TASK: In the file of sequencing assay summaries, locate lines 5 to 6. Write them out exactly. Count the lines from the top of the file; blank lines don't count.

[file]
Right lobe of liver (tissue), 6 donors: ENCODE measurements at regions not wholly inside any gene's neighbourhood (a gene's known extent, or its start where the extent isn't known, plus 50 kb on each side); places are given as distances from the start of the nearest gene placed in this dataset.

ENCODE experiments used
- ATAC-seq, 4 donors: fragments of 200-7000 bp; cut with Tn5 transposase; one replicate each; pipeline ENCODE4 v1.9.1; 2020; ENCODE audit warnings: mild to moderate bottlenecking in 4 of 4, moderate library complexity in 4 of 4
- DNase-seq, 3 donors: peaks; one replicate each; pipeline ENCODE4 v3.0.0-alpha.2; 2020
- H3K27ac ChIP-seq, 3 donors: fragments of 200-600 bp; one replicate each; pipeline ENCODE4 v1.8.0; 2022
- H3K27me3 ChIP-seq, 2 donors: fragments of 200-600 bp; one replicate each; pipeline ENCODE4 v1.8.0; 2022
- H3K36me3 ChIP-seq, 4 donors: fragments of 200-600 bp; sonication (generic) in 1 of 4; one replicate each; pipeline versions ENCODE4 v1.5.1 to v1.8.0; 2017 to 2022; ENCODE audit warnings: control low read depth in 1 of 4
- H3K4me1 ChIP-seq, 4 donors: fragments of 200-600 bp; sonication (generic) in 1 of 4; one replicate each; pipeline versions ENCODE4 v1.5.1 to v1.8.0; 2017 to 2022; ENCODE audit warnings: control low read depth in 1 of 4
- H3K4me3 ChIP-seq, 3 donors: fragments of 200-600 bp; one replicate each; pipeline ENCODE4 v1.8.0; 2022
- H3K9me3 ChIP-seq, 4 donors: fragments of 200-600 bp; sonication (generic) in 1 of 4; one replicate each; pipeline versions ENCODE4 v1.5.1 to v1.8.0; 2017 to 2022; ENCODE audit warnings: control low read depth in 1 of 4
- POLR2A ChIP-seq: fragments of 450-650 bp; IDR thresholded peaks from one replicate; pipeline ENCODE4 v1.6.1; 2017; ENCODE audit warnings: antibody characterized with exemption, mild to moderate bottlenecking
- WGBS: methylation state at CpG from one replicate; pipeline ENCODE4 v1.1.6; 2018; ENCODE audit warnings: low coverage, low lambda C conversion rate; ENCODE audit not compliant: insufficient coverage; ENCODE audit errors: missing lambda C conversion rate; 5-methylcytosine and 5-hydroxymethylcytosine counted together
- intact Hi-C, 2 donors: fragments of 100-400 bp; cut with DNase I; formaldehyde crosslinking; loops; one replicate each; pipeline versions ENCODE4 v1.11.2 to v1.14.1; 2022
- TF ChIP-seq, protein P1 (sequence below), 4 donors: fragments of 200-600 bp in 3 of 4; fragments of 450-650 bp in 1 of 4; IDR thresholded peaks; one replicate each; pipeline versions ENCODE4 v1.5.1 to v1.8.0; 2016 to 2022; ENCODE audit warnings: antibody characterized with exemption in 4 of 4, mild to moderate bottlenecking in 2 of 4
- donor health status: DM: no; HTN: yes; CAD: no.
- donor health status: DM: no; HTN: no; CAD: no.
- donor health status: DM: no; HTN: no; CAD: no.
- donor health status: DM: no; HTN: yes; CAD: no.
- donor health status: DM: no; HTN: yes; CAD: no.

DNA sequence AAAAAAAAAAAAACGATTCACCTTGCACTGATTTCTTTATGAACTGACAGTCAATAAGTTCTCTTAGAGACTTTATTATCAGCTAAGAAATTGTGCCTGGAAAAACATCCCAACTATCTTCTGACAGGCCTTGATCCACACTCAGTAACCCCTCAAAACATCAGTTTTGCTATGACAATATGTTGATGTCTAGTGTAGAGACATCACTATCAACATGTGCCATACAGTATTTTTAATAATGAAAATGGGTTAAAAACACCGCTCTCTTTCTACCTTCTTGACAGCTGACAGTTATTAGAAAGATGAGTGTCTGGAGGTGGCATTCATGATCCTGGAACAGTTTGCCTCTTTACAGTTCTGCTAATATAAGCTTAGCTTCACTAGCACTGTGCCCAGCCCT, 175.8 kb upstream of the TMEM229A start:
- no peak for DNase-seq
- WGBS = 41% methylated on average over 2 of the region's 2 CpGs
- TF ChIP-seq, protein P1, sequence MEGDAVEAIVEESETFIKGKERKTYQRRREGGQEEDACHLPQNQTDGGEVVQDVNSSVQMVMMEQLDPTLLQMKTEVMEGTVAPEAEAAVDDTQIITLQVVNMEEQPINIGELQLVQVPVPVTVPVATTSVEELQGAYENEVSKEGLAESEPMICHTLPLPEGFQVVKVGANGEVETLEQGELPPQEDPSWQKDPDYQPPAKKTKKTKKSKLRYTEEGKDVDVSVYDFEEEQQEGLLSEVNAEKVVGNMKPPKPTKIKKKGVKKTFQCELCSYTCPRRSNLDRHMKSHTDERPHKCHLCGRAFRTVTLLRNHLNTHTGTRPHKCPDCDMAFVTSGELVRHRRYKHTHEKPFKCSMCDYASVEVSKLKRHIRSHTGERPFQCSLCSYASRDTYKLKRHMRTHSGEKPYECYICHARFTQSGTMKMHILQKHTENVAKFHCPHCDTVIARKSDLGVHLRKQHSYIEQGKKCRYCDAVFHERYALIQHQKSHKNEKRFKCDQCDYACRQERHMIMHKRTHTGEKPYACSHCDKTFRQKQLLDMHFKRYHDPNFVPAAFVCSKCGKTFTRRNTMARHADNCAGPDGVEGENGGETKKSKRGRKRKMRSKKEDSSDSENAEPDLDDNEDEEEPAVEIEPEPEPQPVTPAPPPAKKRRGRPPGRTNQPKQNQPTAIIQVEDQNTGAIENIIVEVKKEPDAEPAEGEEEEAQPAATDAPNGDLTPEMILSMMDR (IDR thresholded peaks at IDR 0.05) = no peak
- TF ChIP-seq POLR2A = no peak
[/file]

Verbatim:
- H3K27ac ChIP-seq, 3 donors: fragments of 200-600 bp; one replicate each; pipeline ENCODE4 v1.8.0; 2022
- H3K27me3 ChIP-seq, 2 donors: fragments of 200-600 bp; one replicate each; pipeline ENCODE4 v1.8.0; 2022